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Please use this identifier to cite or link to this item: http://hdl.handle.net/1807/24767

Title: Temporal Dynamics of Heat Pain Sensations
Authors: Hashmi, Javeria Ali
Advisor: Davis, Karen
Department: Medical Science
Keywords: Pain,
sex differences in pain
pain patterns
temporal summation
psychophysics
tonic pain
burning
adaptation
models
habituation
temporal
heat pain
temperature
pain modulation
glabrous
hairy
analgesia
chronic pain
sex
women
sex differences
sharp
pain mechanisms
a-delta
unmyelinated C fibre
brain
MPQ
pain dimensions
Issue Date: 13-Aug-2010
Abstract: The moment-to-moment fluctuations in pain-evoked sensory and emotional qualities, and how the pain experience differs between sexes are not well understood. Therefore, this thesis sought to 1) characterise the temporal profiles of the most prominent noxious heat-evoked sensations, 2) characterise sex differences in these sensations, 3) evaluate the magnitude of sharp pain quality evoked in hairy and glabrous skin, and 4) determine the role of absolute stimulus temperatures on sex differences in pain adaptation and habituation. A broad-based heat pain model was developed for this study that incorporates a temporally-continuous assessment of multiple sensory and affective pain dimensions, including pain, burning, sharp, stinging, cutting, and annoyance evoked by two types (static, dynamic) of repeated prolonged noxious heat stimuli. The salient hypotheses were: 1) Burning sensations have a different temporal profile compared with sharp and other related qualities, 2) The temporal dynamics of heat pain intensity and annoyance differ between males and females, 3) Sex differences in heat pain are associated with specific pain qualities and specific types of skin, and 4) Moderate-high temperatures induce pain adaptation and habituation in females but not in males. The most prominent findings were 1) sharp, stinging and cutting sensations adapted when stimulus intensity was static, but burning sensations were evoked during static and dynamic stimulus phases, 2) pain and annoyance in women were greater than men during the dynamic phases of the first stimulus but less than men during static stimulus phases and on stimulus repetition, 3) the sex difference in pain adaptation occurred with percept-fixed stimulus intensities and with absolute stimulus temperatures, 4) the sex effects associated with dynamic stimuli occurred in hairy but not glabrous skin. These findings give new insights into the relationships between pain intensity, quality and affect and have strong implications for views on sex differences in pain sensitivity.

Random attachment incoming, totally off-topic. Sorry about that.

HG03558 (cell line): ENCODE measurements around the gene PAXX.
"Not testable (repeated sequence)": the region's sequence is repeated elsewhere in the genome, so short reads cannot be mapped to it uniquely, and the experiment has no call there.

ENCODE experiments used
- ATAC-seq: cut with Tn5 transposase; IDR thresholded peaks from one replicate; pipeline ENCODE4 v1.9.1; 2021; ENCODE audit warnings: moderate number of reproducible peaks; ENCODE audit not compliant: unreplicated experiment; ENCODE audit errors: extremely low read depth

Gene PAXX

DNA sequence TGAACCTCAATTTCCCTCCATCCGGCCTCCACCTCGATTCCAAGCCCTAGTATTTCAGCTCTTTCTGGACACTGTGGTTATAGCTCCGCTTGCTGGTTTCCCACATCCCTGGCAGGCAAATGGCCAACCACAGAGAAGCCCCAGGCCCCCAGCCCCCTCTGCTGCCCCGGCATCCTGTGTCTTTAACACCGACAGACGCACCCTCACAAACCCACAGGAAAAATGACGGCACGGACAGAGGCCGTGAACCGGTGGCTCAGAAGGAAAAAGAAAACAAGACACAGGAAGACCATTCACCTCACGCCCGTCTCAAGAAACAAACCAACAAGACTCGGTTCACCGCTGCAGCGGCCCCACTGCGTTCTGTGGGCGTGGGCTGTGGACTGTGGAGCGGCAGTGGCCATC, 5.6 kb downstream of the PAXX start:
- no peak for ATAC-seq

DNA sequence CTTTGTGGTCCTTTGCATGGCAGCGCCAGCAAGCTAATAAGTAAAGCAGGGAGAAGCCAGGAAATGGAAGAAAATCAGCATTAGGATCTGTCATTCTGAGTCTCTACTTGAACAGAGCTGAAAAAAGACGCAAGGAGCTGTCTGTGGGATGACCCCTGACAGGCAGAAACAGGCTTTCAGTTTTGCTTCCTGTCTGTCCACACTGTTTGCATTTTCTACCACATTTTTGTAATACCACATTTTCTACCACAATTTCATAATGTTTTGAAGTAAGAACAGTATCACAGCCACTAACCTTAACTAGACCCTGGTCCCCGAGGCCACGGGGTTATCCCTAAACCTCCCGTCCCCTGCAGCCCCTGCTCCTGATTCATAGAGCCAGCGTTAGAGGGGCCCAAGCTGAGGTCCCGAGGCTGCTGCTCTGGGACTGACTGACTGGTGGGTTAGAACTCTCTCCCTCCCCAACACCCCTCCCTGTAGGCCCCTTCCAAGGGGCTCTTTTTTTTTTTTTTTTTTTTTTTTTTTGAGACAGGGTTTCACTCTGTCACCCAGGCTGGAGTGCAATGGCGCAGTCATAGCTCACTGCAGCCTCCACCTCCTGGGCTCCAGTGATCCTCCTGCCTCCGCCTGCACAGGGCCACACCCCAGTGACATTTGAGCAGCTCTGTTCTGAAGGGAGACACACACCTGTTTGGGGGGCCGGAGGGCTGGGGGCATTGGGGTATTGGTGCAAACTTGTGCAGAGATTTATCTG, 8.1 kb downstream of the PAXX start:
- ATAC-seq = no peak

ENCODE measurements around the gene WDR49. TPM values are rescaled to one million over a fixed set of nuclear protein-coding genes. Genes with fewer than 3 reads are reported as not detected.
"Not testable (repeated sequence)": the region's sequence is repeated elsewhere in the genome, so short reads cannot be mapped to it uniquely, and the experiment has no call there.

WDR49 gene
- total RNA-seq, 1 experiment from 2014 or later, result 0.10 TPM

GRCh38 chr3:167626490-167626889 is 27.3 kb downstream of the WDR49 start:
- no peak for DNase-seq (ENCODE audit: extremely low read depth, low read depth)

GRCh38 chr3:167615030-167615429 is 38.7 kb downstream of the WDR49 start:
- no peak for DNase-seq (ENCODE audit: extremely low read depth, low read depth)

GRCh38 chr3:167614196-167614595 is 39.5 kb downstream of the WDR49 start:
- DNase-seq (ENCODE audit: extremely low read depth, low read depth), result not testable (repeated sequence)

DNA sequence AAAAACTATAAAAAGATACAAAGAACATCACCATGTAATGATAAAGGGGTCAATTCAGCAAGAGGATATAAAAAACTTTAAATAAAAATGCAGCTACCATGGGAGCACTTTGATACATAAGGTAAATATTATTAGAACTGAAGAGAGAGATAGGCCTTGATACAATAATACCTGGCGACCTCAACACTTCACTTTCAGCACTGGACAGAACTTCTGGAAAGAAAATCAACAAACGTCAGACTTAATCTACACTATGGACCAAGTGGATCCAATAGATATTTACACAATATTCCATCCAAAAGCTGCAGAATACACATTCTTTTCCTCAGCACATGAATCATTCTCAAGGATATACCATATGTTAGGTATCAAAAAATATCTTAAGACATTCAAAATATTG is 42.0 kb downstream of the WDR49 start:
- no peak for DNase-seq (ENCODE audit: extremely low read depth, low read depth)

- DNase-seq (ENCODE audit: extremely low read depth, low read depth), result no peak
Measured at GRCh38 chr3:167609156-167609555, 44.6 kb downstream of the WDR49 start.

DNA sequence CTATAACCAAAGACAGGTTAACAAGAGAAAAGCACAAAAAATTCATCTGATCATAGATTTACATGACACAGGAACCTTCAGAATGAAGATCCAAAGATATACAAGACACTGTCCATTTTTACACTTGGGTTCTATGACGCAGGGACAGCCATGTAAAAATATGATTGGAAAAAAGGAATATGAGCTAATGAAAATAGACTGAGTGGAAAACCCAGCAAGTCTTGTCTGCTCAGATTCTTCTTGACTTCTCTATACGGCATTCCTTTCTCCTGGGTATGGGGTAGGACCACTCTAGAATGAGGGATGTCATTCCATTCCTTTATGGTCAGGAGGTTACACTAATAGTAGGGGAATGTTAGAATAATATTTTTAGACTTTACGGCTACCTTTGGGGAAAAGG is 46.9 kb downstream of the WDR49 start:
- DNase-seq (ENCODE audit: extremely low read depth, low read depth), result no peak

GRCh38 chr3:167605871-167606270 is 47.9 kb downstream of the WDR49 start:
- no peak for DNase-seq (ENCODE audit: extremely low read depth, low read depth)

URI: http://hdl.handle.net/1807/24767
Appears in Collections:Doctoral
Institute of Medical Science - Doctoral theses

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